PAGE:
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If your built servers are on-site for two weeks why can't you spend a day or so running Prime95 in Blend mode at the CPUs max operating temp? (I remove the exhaust fan from my setup which makes sure no cool air is passing over anything, forcing everything to work at a higher temp)

 

Really hammer it then if your also doing I/O tasks while all cores are fully loaded :P

 

I think a prime95 test while the disk stress test should be good enough. I wouldn't turn off fans so the inside gets hot.

I've never done that and do not feel the need to, nor would I. It's not a real world case.

If a fan dies, the fan should be replaced.

 

From what I've seen intel chips these days are not as prone to high stress failure like many years ago.

Where I do see issues is in heatskin/paste/thermal handling. I have a couple of boards where the bios will start to beep when i stress out the machine heavily. On those I think the heatsink compound is not good or aged. That's a pretty valid point for testing with a CPU intensive application. As is memory bandwidth exercising.

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If your built servers are on-site for two weeks why can't you spend a day or so running Prime95 in Blend mode at the CPUs max operating temp? (I remove the exhaust fan from my setup which makes sure no cool air is passing over anything, forcing everything to work at a higher temp)

 

Really hammer it then if your also doing I/O tasks while all cores are fully loaded :P

 

I think a prime95 test while the disk stress test should be good enough. I wouldn't turn off fans so the inside gets hot.

I've never done that and do not feel the need to, nor would I. It's not a real world case.

If a fan dies, the fan should be replaced.

 

From what I've seen intel chips these days are not as prone to high stress failure like many years ago.

Where I do see issues is in heatskin/paste/thermal handling. I have a couple of boards where the bios will start to beep when i stress out the machine heavily. On those I think the heatsink compound is not good or aged. That's a pretty valid point for testing with a CPU intensive application. As is memory bandwidth exercising.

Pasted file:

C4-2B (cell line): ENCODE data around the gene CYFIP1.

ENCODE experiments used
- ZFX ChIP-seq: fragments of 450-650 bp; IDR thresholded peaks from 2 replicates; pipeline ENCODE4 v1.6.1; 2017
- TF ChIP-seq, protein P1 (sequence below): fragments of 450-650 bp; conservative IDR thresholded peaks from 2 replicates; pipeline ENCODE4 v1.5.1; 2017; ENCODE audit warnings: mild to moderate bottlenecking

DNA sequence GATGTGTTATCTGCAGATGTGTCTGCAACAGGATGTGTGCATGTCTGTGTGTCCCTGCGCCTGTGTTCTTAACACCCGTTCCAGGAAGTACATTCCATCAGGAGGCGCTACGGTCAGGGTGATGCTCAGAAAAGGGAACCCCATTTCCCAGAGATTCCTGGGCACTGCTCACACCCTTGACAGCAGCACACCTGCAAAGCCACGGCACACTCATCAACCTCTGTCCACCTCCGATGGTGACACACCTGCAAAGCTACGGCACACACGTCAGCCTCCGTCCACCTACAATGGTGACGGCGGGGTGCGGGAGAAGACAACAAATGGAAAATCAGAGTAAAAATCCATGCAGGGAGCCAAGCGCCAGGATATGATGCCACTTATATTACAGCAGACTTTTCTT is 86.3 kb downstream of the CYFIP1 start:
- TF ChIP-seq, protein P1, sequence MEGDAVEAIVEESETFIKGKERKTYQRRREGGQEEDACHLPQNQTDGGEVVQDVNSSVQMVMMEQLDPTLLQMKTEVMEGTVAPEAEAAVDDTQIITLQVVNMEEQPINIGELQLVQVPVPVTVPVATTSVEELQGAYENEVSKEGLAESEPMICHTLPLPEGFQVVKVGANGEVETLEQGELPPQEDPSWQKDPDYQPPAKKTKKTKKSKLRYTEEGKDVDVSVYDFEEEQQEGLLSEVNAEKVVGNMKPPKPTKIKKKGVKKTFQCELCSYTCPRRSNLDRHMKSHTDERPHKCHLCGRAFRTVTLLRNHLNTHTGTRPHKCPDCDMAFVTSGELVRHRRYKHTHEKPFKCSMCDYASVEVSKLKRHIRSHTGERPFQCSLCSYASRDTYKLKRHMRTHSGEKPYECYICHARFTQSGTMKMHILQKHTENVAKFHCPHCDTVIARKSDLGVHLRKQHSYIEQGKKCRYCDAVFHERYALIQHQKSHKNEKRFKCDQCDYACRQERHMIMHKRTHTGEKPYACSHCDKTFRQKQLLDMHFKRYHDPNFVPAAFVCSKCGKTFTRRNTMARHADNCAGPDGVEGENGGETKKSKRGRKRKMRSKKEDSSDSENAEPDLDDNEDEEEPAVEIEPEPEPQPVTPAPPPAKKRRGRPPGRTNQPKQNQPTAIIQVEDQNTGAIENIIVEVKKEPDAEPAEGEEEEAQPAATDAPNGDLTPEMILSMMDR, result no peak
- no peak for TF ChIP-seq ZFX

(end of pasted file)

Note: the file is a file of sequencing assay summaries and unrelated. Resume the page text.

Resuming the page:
Well I suppose if you have the shutdown limit below the CPU's upper limit then your covered I suppose.

 

I just feel for such an important machine if I know it can survive operating at the utter limit for 72 hours then when it gets there by accident it will be ok.

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If your built servers are on-site for two weeks why can't you spend a day or so running Prime95 in Blend mode at the CPUs max operating temp? (I remove the exhaust fan from my setup which makes sure no cool air is passing over anything, forcing everything to work at a higher temp)

 

Really hammer it then if your also doing I/O tasks while all cores are fully loaded :P

 

I think a prime95 test while the disk stress test should be good enough. I wouldn't turn off fans so the inside gets hot.

I've never done that and do not feel the need to, nor would I. It's not a real world case.

If a fan dies, the fan should be replaced.

 

From what I've seen intel chips these days are not as prone to high stress failure like many years ago.

Where I do see issues is in heatskin/paste/thermal handling. I have a couple of boards where the bios will start to beep when i stress out the machine heavily. On those I think the heatsink compound is not good or aged. That's a pretty valid point for testing with a CPU intensive application. As is memory bandwidth exercising.

 

Well I suppose if you have the shutdown limit below the CPU's upper limit then your covered I suppose.

 

I just feel for such an important machine if I know it can survive operating at the utter limit for 72 hours then when it gets there by accident it will be ok.

 

It makes sense and warrants discussion.  If I were building machines for sale, I might do that.

Ideally I would build some form of alarming system into the machine or via software monitoring.

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I almost always buy workstation to server class hardware and always run everything at stock speeds/voltages because to me overclocking can only make things less stable.  Now my less stable might be another persons stable enough.

 

For my classification of stable, talking servers here because desktop applications throw a wrench in things, I expect my server to be online 100% of the time for 3-4 years with no failures.

 

So how did you confirm that your hardware is all working ok? You assume it is?

 

Just because it's server class hardware doesn't mean you could have got a duff one?

 

 

 

I assume the CPU and motherboard work if they boot.  I don't know if Supermicro etc have better QA but I have yet to have a problem.  I typically buy open-box specials too...

 

As for memory, most use ECC RAM.  If one is bad it gets flagged as such and either continued to be used and corrected or disabled from use entirely.  IE, if one is bad it tells me, no BSOD here.  Sometimes I run a 1-2 pass memtest, sometimes I don't.

 

Never had bad RAM bring one of my machines down (I have had a couple bad sticks since I buy almost 100% used off of ebay) and never had bad RAM bring down one of the servers I deal with at work (currently 60+ servers and 8+TB of RAM).  ECC is nice in this regard.

 

As the saying goes, you get what you pay for.